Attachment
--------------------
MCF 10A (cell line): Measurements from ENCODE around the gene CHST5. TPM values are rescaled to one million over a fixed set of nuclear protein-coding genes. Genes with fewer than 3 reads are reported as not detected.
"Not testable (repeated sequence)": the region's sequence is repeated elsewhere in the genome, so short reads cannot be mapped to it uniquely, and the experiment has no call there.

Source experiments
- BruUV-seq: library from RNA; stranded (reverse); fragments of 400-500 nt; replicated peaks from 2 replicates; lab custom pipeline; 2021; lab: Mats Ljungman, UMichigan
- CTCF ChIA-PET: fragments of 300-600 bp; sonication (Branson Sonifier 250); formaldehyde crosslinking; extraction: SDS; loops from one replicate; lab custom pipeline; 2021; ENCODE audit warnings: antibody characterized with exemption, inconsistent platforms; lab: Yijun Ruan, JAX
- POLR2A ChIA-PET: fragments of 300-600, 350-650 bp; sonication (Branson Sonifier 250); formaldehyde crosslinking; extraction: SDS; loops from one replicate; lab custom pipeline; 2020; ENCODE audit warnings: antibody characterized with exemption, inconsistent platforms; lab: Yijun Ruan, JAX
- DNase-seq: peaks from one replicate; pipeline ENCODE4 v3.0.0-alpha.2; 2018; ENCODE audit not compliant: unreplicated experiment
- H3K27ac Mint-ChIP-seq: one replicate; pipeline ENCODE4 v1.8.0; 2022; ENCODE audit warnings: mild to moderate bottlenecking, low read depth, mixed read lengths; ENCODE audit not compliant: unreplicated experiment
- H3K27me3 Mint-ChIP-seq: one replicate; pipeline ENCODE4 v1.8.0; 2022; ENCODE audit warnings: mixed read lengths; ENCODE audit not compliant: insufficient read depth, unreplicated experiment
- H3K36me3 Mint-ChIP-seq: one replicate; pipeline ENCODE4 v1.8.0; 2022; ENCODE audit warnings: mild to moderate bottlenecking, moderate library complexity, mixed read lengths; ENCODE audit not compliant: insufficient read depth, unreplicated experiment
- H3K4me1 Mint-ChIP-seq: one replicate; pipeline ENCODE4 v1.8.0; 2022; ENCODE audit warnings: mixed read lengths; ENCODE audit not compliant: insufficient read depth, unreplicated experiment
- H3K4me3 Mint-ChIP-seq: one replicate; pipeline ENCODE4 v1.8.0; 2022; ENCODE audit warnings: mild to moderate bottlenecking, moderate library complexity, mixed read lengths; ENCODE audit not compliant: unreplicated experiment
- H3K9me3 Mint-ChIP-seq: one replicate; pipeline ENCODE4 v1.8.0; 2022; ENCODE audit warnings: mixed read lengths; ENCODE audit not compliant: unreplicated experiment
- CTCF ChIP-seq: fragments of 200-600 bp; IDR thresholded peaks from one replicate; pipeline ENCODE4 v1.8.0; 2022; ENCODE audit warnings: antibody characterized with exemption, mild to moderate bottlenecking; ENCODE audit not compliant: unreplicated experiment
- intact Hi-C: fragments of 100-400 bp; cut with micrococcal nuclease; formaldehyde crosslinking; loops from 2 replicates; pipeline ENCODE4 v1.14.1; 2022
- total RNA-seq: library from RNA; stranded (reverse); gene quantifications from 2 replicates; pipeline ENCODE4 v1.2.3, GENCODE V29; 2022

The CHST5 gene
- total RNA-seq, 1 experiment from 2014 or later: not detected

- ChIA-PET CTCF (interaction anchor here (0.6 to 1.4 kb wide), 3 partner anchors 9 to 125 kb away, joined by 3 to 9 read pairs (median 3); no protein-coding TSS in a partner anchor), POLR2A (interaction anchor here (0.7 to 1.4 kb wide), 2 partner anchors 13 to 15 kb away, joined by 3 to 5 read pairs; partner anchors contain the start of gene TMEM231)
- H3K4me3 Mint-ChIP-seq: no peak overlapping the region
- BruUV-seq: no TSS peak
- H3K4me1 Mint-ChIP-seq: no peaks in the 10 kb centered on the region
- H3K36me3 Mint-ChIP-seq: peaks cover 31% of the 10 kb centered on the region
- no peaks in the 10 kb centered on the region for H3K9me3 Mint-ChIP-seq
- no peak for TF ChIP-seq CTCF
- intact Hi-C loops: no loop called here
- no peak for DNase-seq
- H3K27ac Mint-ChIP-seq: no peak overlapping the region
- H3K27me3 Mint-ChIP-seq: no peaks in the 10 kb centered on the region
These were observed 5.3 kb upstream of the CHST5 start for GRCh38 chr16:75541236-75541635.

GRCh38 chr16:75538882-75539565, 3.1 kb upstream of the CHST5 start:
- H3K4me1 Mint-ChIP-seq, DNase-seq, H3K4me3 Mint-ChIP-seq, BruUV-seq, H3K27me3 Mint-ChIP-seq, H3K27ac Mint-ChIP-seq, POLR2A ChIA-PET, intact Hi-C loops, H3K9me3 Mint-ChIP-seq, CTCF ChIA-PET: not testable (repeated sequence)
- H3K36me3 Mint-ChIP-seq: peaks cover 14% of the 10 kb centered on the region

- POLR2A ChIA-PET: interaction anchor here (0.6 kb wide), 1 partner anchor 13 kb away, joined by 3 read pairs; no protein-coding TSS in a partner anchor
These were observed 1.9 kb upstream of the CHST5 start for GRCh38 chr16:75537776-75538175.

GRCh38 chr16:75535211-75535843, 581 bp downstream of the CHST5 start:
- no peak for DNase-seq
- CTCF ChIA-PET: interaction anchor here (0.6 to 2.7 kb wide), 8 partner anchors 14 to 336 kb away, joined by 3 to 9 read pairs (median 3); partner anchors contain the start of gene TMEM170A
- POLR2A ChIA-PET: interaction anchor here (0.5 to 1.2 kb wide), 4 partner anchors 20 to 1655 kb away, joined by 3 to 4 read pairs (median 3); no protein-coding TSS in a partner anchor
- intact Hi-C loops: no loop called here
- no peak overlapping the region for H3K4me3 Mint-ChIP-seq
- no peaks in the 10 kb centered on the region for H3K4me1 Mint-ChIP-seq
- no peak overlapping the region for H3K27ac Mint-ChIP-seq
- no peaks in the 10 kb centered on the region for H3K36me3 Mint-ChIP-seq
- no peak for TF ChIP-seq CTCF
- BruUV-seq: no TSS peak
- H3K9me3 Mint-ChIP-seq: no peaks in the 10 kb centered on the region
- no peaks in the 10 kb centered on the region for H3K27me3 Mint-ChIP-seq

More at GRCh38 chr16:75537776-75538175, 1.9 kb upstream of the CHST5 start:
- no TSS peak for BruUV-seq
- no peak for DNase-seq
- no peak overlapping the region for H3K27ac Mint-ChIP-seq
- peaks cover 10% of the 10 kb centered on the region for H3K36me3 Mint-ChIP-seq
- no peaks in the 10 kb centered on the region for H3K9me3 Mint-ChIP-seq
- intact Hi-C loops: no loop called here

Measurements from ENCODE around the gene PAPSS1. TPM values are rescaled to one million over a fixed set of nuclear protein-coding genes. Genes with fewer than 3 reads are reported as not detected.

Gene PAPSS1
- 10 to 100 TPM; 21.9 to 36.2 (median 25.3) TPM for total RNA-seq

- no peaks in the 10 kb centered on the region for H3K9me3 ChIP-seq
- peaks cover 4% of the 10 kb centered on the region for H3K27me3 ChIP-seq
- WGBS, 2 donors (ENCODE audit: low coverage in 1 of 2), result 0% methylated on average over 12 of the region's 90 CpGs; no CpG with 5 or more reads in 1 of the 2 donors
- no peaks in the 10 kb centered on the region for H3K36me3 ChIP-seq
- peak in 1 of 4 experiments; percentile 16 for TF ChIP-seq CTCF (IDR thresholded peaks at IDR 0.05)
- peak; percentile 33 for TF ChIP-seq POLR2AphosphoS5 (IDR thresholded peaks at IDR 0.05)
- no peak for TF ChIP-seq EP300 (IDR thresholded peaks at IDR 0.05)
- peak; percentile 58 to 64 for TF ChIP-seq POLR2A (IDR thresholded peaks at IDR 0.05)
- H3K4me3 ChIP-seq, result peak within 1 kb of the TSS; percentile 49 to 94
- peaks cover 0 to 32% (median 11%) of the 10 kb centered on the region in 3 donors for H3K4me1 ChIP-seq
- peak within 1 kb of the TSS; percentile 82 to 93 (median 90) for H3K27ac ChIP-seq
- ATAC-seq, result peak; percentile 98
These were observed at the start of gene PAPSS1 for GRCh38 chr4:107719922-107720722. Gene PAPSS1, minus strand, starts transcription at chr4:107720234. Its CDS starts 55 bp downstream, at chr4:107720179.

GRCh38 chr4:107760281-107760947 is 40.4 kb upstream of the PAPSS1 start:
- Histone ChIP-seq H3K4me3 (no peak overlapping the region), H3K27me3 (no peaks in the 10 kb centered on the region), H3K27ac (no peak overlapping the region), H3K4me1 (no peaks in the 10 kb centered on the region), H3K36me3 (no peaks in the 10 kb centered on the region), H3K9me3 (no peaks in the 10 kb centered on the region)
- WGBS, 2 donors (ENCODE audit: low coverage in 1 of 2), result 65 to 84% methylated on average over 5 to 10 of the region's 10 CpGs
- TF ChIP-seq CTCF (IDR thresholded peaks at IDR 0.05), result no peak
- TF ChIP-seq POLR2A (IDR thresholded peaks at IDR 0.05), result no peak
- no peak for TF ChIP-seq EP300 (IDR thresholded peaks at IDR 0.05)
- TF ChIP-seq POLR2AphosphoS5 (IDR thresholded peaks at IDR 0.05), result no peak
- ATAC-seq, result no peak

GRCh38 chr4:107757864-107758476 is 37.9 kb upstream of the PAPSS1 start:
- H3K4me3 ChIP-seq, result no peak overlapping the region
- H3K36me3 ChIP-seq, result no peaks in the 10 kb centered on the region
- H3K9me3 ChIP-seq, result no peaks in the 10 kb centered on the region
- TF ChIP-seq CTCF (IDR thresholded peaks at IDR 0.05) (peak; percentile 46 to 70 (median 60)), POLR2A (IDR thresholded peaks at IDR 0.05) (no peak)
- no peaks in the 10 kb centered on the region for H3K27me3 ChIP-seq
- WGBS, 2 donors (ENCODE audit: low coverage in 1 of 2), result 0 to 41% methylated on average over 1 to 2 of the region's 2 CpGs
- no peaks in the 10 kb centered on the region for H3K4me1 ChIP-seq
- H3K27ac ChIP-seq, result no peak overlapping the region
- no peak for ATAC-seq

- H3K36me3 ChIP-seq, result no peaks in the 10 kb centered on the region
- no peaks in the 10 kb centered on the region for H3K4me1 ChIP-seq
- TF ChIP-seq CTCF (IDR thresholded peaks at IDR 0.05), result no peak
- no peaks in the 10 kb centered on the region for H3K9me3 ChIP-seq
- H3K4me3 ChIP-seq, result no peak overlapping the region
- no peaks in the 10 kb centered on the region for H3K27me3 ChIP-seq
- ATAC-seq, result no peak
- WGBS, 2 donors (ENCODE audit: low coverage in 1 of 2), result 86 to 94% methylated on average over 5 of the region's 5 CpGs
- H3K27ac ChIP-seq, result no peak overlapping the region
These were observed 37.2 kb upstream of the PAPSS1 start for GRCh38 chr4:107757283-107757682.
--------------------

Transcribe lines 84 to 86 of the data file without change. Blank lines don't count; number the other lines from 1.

- TF ChIP-seq CTCF (IDR thresholded peaks at IDR 0.05) (peak; percentile 46 to 70 (median 60)), POLR2A (IDR thresholded peaks at IDR 0.05) (no peak)
- no peaks in the 10 kb centered on the region for H3K27me3 ChIP-seq
- WGBS, 2 donors (ENCODE audit: low coverage in 1 of 2), result 0 to 41% methylated on average over 1 to 2 of the region's 2 CpGs